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Overall Rating
4.11

Awesome48.15%
Worth A Look: 22.22%
Just Average: 25.93%
Pretty Crappy: 0%
Sucks: 3.7%

4 reviews, 3 user ratings


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Redbelt
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by Peter Sobczynski

"Arena Of Games"
5 stars

David Mamet has been praised so often for his skills as a writer, both as a playwright and as a screenwriter (regarding the latter, I would be perfectly willing to include him in the pantheon of all-time greats simply for his contributions to “The Verdict,” “The Untouchables,” “Wag the Dog” and the Alec Baldwin scene from the screen version of “Glengarry Glen Ross”), that his equally strong gifts as a film director are often overlooked entirely. Since making his debut behind the camera with the masterful 1987 con-man drama “House of Games,” he has given us a steady stream of films that have seen him constantly stretching himself as a storyteller--he has given us the Capraesque comedy “Things Change,” the intense police procedural “Homicide,” the big-screen adaptation of his own play “Oleanna,” the cinematic puzzle “The Spanish Prisoner,” the low-key drawing-room drama “The Winslow Boy,” the hilariously rude Hollywood satire “State & Main,” the gripping crime film “Heist” and the brilliant intellectual action film “Spartan” (arguably the best of the bunch)--and with the sole exception of “Oleanna” (which was hampered by the fact that he was adapting one of his weakest plays), each one of those titles can stand proudly among the finest cinematic achievements of their respective years. And yet, he continues to be underestimated as a director (if he is estimated at all) by people who focus only on his writing skills without realizing that he has developed into one of the most consistently interesting American directors working today.

On the surface, his latest film, “Redbelt,” may seem like has finally given up on the notion of making the kind of artistically inclined films that he has leaned towards as a filmmaker in order to make the kind of empty-headed potboiler that cleans up at the box-office--how else to explain his decision to write and direct a film about the world of mixed martial arts in which one of the key roles is played by none other than Tim Allen? Even for a guy whose IMDB page currently lists him as being in pre-production on something entitled “Joan of Bark: The Dog That Saved France,” it seems bizarre that he would voluntarily work on a project that sounds on the surface like a new version of the recent MMA dud “Never Back Down” skewed for a slightly more literate market. And yet, while the conflict between preserving one’s innermost convictions and the pressure to cast off those convictions for money and fame is at the heart of “Redbelt,” the film is anything but the sellout move that some might be anticipating.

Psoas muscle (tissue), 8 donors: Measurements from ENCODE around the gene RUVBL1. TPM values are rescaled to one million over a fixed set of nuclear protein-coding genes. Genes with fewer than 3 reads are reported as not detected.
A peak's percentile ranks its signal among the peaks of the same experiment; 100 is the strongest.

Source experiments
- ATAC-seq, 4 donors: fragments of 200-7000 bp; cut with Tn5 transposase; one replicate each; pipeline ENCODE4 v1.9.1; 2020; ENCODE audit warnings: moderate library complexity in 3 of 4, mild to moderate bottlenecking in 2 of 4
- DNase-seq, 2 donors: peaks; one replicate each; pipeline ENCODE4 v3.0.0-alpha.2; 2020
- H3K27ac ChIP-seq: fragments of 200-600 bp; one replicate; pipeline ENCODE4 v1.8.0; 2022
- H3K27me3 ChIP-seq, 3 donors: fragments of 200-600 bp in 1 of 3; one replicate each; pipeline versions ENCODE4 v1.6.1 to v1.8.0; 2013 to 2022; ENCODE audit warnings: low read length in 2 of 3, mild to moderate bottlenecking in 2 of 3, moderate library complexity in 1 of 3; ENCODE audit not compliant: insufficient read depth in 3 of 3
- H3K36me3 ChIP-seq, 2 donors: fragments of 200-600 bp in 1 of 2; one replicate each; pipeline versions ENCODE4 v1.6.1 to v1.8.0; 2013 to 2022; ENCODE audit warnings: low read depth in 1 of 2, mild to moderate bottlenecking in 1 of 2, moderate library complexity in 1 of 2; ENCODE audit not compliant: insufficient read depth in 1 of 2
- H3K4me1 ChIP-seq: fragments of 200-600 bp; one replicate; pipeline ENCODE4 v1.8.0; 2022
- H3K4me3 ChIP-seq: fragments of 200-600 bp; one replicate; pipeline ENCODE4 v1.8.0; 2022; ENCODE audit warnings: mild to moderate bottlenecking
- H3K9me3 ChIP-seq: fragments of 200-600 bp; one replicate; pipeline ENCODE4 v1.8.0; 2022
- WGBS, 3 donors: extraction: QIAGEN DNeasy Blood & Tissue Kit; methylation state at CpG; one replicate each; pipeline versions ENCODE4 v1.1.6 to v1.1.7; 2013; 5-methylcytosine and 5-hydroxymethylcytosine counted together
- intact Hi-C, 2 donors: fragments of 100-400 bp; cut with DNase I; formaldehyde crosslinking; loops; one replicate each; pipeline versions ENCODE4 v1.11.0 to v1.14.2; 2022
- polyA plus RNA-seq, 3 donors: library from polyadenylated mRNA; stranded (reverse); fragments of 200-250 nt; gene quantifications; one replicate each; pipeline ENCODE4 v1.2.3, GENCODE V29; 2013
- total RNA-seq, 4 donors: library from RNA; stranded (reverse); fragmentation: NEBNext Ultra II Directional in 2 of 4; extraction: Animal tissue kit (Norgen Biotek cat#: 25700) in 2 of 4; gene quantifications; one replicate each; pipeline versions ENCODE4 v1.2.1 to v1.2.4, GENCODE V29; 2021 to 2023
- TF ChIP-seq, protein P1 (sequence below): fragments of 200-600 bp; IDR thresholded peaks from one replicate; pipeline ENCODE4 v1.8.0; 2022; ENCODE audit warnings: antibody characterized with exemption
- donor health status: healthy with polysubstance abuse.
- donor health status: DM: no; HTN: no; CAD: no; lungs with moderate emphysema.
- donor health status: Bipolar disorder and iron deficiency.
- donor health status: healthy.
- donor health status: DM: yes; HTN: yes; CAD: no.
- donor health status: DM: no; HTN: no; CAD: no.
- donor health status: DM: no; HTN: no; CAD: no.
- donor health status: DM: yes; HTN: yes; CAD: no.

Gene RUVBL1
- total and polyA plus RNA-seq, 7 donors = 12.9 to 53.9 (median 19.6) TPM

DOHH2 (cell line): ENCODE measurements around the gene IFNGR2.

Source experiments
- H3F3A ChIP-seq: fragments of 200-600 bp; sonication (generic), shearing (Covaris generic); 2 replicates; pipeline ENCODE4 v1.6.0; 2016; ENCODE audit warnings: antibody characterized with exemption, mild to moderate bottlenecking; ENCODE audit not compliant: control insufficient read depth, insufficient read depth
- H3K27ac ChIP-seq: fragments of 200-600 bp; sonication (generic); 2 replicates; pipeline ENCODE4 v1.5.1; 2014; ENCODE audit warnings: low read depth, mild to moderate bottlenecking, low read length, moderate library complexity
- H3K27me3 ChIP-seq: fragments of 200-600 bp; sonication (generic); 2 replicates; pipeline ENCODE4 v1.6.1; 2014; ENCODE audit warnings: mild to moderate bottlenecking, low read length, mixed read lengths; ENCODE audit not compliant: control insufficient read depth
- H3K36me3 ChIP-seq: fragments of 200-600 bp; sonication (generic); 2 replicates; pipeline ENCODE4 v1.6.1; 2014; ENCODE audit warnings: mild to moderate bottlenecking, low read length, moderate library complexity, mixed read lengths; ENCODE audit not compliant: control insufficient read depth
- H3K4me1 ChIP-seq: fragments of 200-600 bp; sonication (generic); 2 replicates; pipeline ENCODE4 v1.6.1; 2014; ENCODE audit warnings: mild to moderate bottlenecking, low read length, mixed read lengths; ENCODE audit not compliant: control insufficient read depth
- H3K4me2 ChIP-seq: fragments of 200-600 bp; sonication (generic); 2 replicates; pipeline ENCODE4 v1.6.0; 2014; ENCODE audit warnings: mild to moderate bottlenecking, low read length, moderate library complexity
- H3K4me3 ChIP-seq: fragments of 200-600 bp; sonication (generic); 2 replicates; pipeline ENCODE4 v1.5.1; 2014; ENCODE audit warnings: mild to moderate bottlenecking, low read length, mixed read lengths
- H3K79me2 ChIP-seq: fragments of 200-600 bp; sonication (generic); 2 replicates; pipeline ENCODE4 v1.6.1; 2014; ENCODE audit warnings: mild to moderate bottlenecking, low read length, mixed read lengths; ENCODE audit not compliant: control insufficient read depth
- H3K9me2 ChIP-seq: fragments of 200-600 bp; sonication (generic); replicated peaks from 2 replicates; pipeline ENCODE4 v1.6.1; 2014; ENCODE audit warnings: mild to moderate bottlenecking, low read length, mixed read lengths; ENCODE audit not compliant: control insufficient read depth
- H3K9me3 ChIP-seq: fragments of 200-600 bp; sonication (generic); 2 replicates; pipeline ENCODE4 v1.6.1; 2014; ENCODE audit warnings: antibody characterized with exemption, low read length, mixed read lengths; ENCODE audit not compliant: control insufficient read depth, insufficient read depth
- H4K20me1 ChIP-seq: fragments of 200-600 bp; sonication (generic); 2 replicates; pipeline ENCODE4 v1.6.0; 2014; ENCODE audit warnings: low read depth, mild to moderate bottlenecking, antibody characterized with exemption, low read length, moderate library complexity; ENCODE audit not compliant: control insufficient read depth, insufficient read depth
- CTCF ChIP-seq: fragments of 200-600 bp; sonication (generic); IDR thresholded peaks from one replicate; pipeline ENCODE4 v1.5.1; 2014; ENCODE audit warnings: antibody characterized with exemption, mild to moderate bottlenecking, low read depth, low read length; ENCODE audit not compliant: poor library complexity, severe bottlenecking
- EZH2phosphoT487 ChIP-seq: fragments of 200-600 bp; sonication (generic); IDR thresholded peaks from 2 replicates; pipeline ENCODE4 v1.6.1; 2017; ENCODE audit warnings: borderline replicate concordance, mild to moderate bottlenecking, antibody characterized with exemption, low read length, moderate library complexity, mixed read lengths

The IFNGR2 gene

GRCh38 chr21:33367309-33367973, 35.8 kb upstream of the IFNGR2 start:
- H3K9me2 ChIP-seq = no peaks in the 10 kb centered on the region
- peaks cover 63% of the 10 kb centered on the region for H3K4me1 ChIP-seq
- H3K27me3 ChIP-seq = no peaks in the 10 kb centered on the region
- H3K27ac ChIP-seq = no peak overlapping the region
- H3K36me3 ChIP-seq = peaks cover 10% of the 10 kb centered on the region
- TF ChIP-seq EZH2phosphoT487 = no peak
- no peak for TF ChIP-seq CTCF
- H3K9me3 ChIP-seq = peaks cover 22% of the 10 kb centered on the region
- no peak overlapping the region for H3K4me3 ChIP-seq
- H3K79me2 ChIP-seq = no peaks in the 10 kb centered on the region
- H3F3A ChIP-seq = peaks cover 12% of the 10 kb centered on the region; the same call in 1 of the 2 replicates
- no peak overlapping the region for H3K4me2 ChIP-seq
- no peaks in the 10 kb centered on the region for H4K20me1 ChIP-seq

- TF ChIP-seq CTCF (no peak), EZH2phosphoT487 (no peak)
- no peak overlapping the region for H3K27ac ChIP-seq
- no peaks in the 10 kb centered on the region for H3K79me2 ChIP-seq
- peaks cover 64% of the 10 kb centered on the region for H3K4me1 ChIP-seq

Because one of the pleasures of a David Mamet screenplay is in watching the unexpected ways in which his narratives unfold, I will try not to reveal too much of what transpires. Suffice it to say, Chiwetel Ejiofor stars as Mike Terry, the owner and chief instructor of a mixed martial arts academy who is so devoted to the purity of his life’s passion that he refuses to enter himself in any tournaments in the belief that competitions are inherently dishonest. Alas, such selfless devotion to one’s craft is rarely financially remunerative and his school is one the financial ropes and barely kept afloat by loans made by Mike’s wife, Sondra (Alice Braga), from the hardly-robust accounts of her own struggling dress design company. One night, there is an accident at his studio that results in the destruction of an expensive front window and while Mike fudges the account of what really happened in order to protect two people who would get into serious trouble if the truth were to get out--a longtime friend, pupil/off-duty cop Joe (Max Martini) and a complete stranger, high-strung lawyer Laura Black (Emily Mortimer)--it means that his insurance will not cover the damages and the cost of repairing it will leave him with no money to pay the rent. Sondra insists that Mike swallow his pride and ask her brother, Bruno (Rodrigo Santoro), for a loan. Mike does show up at Bruno’s club but can’t bring himself to ask for the money and while sitting at a bar, he saves a drunk patron from a serious beating by stepping in and laying down the other guy so quickly and with so little evident effort that it is almost as if it never happened. (“I never threw a punch. I’m a stone-cold victim.”)

Among the people astounded by Mike effortless prowess is the guy he saved, who turns out to be none other than movie star Chet Frank (Tim Allen), who shows his gratitude by sending Mike an expensive watch, inviting him and his wife to dinner at his mansion, where Sondra’s dress designs impress Chet’s businesswoman wife (Rebecca Pidgeon) enough to inspire a potential partnership between the two, and offers Mike a job as a technical advisor on his latest project. It all seems to good to be true and that turns out to be exactly the case--a seemingly innocuous and selfless gesture of goodwill on Mike’s part kicks off a series of unforeseen events that leave him and Sondra even deeper in the hole than they were before. At this point, Bruno’s sleazy fight promoter partner (the invaluable Ricky Jay) comes in with a proposal--Mike should fight in the undercard match of an upcoming mixed martial arts title bout that has a few surprises to offer the pay-per-view audience, if not Mike himself. With no other option, Mike agrees to compete but when he inadvertently discovers a couple of additional secrets to the contest, it reignites his idealism in interesting ways.